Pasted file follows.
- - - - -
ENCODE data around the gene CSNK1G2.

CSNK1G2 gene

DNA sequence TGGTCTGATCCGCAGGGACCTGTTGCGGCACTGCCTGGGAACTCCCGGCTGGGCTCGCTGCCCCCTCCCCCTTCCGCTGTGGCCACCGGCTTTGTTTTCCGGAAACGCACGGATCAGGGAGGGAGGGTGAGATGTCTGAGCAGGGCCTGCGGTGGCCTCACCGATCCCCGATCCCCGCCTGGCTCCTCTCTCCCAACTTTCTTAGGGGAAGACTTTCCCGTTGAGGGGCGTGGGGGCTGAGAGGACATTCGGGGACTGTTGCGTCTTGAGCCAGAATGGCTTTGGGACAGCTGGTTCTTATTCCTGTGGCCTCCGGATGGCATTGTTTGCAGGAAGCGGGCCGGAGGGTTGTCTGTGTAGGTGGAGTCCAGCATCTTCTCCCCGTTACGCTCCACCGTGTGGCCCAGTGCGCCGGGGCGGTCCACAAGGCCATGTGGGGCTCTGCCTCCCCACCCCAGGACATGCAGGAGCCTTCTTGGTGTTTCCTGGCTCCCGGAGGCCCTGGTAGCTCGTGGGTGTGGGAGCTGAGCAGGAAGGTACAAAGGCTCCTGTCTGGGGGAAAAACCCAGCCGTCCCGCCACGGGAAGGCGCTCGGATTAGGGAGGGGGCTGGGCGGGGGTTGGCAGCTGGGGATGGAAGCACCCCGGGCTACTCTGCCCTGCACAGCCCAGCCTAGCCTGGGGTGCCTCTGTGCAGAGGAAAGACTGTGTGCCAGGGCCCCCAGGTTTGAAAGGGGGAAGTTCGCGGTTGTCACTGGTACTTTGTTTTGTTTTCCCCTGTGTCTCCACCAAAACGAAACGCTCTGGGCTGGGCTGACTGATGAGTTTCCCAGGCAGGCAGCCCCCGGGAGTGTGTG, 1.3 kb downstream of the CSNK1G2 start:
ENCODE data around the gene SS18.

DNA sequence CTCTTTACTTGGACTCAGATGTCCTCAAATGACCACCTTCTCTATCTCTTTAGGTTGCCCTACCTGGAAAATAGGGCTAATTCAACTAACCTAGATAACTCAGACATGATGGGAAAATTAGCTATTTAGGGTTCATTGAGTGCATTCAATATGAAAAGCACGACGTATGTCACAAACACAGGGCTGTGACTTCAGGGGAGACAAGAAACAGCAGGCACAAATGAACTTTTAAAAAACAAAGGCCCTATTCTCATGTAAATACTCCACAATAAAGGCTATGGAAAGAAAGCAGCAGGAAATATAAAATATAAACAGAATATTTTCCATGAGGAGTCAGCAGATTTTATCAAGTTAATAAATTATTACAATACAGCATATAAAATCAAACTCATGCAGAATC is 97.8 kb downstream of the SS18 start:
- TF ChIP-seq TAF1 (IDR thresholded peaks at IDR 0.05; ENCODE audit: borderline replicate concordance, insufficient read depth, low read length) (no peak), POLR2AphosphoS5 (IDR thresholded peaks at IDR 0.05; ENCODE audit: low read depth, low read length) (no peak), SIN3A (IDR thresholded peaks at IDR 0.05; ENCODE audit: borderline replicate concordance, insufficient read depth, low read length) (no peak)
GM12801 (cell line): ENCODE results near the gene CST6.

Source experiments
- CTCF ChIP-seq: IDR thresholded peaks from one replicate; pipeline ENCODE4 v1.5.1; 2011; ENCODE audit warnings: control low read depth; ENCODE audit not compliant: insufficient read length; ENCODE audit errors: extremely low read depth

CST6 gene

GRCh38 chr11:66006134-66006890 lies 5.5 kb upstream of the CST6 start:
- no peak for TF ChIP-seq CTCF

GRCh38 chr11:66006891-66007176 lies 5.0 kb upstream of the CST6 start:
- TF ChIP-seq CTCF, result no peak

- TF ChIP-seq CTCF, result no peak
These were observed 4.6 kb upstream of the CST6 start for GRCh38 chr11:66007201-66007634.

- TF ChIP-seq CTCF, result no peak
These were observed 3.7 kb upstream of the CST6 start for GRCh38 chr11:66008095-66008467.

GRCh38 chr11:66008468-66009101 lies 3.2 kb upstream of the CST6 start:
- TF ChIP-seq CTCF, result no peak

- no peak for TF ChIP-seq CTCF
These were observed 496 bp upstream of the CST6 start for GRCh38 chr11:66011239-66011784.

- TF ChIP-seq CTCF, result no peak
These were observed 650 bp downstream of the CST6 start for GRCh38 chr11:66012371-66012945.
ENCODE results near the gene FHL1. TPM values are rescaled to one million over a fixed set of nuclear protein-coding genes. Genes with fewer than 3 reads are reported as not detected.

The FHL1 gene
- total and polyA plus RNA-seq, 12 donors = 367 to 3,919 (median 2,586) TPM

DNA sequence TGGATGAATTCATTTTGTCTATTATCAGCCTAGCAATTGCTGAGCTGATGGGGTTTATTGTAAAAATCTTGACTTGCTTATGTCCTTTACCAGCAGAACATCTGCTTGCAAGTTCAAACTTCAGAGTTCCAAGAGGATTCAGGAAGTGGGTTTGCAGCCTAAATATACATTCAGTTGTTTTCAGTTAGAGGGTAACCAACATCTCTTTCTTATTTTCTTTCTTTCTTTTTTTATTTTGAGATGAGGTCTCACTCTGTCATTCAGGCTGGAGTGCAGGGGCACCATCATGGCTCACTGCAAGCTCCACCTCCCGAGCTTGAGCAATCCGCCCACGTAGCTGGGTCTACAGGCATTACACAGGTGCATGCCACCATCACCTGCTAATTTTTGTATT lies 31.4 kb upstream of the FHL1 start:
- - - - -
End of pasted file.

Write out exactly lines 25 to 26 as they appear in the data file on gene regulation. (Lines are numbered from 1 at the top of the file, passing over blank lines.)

ENCODE results near the gene FHL1. TPM values are rescaled to one million over a fixed set of nuclear protein-coding genes. Genes with fewer than 3 reads are reported as not detected.

The FHL1 gene